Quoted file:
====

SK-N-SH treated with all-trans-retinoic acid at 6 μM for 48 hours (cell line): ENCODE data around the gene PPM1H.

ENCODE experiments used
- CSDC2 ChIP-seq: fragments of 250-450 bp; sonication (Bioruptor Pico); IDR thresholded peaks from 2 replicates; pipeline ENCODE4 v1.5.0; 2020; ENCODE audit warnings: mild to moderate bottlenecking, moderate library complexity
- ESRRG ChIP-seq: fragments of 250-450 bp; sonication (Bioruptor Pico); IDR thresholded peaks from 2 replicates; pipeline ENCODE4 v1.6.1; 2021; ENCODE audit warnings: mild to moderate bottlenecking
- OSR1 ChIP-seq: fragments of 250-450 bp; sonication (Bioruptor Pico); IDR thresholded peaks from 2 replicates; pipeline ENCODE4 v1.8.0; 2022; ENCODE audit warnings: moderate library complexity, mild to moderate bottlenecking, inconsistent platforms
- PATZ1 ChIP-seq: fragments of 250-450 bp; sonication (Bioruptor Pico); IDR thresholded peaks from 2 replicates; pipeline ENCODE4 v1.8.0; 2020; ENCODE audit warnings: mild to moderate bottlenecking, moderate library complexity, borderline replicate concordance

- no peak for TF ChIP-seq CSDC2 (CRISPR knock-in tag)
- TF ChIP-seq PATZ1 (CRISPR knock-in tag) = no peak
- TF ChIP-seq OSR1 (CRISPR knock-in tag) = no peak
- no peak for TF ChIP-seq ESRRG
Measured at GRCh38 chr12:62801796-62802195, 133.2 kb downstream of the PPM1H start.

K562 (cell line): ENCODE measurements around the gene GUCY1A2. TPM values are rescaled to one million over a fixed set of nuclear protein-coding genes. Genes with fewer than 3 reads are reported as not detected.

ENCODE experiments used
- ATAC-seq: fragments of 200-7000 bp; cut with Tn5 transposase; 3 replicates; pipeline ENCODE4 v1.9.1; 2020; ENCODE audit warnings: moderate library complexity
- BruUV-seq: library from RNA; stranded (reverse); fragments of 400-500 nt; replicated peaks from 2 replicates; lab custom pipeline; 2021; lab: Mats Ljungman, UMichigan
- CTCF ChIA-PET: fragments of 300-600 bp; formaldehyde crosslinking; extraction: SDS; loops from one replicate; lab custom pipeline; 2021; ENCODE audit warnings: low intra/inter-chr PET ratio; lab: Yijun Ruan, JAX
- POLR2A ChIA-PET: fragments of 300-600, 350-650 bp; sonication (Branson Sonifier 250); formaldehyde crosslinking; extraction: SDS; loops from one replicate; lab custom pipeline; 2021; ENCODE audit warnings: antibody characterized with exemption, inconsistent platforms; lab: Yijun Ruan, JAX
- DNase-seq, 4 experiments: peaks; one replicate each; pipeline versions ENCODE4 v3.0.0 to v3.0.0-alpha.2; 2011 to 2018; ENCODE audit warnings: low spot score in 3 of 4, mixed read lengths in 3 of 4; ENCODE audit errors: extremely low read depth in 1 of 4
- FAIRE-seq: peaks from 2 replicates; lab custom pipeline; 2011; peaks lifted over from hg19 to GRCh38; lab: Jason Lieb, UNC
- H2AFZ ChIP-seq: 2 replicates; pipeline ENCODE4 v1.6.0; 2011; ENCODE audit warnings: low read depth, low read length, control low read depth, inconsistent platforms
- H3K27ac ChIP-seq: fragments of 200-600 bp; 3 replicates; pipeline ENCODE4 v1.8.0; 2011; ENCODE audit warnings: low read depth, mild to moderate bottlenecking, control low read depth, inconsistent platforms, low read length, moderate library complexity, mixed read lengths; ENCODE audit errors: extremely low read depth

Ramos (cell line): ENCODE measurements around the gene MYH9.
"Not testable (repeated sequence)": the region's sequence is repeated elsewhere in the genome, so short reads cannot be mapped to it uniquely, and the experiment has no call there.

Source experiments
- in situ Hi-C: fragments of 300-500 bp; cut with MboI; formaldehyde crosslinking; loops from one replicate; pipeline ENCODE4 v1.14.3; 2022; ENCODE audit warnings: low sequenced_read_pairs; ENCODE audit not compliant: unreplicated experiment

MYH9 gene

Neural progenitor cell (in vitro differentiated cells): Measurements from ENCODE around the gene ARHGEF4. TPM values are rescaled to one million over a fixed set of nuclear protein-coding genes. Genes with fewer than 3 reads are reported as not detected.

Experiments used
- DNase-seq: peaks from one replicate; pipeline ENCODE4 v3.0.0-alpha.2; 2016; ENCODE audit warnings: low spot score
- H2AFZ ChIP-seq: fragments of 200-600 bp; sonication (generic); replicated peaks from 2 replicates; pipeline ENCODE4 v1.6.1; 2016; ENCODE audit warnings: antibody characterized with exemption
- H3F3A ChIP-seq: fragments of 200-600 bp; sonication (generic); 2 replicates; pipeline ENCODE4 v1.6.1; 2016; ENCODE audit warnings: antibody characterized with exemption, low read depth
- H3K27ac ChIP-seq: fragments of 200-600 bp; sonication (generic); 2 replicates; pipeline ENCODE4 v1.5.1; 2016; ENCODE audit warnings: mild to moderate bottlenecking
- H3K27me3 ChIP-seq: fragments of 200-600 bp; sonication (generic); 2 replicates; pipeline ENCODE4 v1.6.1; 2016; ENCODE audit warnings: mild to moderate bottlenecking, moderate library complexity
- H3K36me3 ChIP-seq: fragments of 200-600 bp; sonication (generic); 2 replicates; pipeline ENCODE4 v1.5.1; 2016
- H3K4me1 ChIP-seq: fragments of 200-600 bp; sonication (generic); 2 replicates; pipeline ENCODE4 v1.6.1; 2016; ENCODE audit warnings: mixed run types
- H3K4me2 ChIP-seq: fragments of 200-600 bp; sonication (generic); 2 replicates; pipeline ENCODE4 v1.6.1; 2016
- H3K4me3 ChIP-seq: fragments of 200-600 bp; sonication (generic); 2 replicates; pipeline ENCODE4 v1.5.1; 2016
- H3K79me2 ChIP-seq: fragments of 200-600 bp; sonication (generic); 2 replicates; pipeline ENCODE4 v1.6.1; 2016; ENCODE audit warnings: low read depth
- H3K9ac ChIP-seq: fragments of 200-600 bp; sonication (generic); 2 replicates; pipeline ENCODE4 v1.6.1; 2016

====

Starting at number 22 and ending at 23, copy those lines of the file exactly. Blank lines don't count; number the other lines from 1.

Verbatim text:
Ramos (cell line): ENCODE measurements around the gene MYH9.
"Not testable (repeated sequence)": the region's sequence is repeated elsewhere in the genome, so short reads cannot be mapped to it uniquely, and the experiment has no call there.